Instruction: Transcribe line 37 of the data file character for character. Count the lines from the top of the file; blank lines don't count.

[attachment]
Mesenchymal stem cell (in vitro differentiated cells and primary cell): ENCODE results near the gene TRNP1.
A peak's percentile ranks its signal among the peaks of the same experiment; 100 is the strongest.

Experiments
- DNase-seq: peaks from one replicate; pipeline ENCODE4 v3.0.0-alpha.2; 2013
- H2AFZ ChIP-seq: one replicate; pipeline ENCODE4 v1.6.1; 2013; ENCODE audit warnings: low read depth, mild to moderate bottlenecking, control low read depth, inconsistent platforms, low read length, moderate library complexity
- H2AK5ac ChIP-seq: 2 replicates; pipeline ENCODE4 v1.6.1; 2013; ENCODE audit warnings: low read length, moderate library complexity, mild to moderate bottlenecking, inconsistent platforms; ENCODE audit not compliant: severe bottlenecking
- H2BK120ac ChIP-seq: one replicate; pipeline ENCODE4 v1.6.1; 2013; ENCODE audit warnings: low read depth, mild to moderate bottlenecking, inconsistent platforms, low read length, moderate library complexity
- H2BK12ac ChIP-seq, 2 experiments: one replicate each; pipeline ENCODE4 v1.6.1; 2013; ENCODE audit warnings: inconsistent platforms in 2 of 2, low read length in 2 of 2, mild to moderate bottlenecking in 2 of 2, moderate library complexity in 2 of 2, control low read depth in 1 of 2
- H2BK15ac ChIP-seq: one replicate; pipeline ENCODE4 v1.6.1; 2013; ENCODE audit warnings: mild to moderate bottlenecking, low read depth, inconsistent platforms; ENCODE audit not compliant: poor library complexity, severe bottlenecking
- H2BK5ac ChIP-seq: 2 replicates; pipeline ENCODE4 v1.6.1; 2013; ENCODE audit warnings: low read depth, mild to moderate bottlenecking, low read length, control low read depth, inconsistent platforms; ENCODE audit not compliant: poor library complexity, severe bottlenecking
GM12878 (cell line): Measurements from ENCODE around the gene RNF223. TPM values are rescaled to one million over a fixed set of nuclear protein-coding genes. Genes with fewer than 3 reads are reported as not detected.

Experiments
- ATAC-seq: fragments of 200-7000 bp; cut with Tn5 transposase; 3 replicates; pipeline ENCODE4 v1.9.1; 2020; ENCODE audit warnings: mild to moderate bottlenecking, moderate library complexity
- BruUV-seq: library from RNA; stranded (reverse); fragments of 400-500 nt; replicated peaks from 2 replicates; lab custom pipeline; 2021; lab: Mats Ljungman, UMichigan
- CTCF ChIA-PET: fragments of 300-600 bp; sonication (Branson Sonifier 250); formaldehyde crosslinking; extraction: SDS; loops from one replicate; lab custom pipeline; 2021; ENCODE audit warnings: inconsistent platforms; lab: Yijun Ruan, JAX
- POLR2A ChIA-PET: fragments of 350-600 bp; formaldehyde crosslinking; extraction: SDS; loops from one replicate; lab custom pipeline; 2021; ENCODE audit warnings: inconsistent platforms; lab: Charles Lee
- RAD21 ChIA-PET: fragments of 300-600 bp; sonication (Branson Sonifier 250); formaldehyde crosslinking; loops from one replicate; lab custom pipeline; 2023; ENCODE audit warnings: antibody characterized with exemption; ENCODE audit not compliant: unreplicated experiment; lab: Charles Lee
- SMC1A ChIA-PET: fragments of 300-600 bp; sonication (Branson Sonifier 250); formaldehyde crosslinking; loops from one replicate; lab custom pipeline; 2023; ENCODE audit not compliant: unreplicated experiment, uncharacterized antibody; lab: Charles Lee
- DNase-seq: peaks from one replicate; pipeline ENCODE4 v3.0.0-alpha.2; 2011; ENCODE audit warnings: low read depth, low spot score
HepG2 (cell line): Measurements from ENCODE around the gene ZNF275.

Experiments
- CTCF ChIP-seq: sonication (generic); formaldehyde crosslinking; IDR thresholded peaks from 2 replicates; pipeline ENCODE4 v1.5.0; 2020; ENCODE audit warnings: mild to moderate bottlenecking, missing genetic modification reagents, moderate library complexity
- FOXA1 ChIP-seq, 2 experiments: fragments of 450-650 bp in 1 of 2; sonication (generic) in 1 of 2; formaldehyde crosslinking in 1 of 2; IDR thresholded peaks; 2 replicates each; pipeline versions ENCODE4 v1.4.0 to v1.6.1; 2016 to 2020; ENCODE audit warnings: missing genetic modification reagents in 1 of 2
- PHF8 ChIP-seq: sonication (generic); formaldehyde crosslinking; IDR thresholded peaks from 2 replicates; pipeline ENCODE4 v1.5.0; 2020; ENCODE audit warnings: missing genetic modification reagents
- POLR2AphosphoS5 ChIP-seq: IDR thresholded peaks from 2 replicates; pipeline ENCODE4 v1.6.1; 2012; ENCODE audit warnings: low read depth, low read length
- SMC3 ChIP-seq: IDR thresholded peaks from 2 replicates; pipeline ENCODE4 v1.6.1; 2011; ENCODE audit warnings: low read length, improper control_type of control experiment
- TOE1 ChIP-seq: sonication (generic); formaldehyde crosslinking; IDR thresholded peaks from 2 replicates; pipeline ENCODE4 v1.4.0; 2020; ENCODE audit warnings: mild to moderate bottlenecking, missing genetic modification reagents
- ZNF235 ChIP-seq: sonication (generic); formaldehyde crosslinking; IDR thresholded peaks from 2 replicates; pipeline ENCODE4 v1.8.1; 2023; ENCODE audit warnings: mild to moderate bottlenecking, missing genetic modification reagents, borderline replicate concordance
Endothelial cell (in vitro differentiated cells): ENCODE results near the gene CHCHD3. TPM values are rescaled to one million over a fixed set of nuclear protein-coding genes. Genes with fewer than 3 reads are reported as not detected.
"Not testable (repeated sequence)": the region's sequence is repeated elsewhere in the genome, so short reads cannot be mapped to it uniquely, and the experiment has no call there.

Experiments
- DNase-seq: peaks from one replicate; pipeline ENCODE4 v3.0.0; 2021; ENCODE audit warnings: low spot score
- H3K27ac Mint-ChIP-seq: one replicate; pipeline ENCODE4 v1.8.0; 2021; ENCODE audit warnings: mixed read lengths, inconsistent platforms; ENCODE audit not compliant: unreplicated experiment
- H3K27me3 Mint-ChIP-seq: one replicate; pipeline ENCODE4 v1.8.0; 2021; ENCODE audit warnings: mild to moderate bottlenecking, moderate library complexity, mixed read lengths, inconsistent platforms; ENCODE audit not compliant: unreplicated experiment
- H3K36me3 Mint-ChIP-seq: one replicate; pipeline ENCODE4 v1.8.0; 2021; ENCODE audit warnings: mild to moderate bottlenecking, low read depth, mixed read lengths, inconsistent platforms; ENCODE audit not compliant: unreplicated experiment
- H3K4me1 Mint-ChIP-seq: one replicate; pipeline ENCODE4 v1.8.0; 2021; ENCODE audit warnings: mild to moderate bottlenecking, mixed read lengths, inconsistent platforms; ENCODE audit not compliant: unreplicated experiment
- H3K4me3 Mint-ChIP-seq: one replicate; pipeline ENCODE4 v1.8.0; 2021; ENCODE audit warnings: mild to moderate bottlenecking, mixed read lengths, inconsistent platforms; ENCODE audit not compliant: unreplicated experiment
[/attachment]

- H3K4me3 Mint-ChIP-seq: one replicate; pipeline ENCODE4 v1.8.0; 2021; ENCODE audit warnings: mild to moderate bottlenecking, mixed read lengths, inconsistent platforms; ENCODE audit not compliant: unreplicated experiment